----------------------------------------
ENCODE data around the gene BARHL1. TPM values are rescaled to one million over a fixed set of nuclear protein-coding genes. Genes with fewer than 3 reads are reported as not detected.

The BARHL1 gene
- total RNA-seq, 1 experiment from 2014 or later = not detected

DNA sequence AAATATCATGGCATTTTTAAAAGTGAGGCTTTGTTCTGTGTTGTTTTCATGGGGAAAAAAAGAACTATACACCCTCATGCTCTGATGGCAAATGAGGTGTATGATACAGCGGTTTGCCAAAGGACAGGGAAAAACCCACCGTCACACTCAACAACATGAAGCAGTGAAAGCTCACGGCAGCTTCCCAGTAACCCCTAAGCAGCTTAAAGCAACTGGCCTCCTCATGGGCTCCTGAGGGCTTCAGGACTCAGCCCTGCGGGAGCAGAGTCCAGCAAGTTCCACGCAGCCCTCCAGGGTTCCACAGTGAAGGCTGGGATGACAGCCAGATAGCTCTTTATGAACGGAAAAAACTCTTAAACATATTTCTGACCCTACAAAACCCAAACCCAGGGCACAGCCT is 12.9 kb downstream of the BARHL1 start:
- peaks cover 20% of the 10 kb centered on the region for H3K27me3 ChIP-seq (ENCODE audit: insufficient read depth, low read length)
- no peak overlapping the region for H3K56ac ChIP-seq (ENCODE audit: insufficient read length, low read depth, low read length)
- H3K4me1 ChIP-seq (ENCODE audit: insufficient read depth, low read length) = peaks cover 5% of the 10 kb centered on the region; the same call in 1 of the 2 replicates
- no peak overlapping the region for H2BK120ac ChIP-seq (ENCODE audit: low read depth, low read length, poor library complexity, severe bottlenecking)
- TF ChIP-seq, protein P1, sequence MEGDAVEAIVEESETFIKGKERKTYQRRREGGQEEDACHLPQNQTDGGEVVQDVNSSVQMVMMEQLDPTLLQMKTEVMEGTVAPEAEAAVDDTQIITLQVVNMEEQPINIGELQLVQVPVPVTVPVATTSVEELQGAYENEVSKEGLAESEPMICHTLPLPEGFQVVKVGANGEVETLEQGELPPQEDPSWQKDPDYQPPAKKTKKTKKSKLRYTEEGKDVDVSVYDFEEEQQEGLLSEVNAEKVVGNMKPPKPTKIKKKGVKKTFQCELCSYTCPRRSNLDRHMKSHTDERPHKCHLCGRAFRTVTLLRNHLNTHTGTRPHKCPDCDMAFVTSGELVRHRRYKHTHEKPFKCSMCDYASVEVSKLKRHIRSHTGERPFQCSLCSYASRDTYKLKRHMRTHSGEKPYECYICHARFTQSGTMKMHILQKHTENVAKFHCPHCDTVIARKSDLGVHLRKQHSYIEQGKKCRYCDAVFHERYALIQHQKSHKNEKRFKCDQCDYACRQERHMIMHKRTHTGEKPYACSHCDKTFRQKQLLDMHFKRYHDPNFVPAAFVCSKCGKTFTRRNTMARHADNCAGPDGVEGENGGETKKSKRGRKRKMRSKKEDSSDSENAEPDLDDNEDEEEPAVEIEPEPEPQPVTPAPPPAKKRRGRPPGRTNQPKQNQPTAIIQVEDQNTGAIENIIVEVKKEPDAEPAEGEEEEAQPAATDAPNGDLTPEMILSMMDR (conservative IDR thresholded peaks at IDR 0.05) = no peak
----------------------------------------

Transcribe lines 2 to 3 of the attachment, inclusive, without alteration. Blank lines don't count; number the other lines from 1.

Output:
The BARHL1 gene
- total RNA-seq, 1 experiment from 2014 or later = not detected